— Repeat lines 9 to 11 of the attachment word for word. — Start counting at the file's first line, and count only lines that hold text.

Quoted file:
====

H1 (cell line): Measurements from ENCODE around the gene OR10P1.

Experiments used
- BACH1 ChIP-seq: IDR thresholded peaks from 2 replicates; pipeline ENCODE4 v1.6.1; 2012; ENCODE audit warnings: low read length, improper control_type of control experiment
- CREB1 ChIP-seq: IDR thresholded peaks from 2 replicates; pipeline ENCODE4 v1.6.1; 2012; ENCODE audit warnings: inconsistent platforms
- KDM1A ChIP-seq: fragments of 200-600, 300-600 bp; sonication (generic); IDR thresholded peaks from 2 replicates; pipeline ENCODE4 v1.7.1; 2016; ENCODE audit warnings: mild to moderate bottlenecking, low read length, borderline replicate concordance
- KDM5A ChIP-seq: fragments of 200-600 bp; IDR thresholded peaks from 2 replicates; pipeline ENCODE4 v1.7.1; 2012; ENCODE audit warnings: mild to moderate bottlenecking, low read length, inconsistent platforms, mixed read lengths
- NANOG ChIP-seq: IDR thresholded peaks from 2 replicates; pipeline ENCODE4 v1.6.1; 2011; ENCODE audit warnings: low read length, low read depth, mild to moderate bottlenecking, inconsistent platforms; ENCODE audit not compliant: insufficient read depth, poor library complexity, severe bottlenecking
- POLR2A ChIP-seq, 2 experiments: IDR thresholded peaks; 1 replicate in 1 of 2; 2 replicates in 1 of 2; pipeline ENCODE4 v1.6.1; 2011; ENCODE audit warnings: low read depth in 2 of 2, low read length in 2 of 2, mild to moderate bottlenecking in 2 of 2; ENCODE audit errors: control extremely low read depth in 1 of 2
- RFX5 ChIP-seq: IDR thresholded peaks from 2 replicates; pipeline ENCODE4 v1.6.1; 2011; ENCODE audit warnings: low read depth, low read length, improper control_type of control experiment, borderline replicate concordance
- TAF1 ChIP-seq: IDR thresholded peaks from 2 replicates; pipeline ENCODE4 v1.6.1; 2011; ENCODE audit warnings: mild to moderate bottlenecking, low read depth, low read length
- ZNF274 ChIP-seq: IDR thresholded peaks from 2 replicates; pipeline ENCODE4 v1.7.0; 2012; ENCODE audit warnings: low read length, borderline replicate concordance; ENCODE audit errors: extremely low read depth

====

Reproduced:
- RFX5 ChIP-seq: IDR thresholded peaks from 2 replicates; pipeline ENCODE4 v1.6.1; 2011; ENCODE audit warnings: low read depth, low read length, improper control_type of control experiment, borderline replicate concordance
- TAF1 ChIP-seq: IDR thresholded peaks from 2 replicates; pipeline ENCODE4 v1.6.1; 2011; ENCODE audit warnings: mild to moderate bottlenecking, low read depth, low read length
- ZNF274 ChIP-seq: IDR thresholded peaks from 2 replicates; pipeline ENCODE4 v1.7.0; 2012; ENCODE audit warnings: low read length, borderline replicate concordance; ENCODE audit errors: extremely low read depth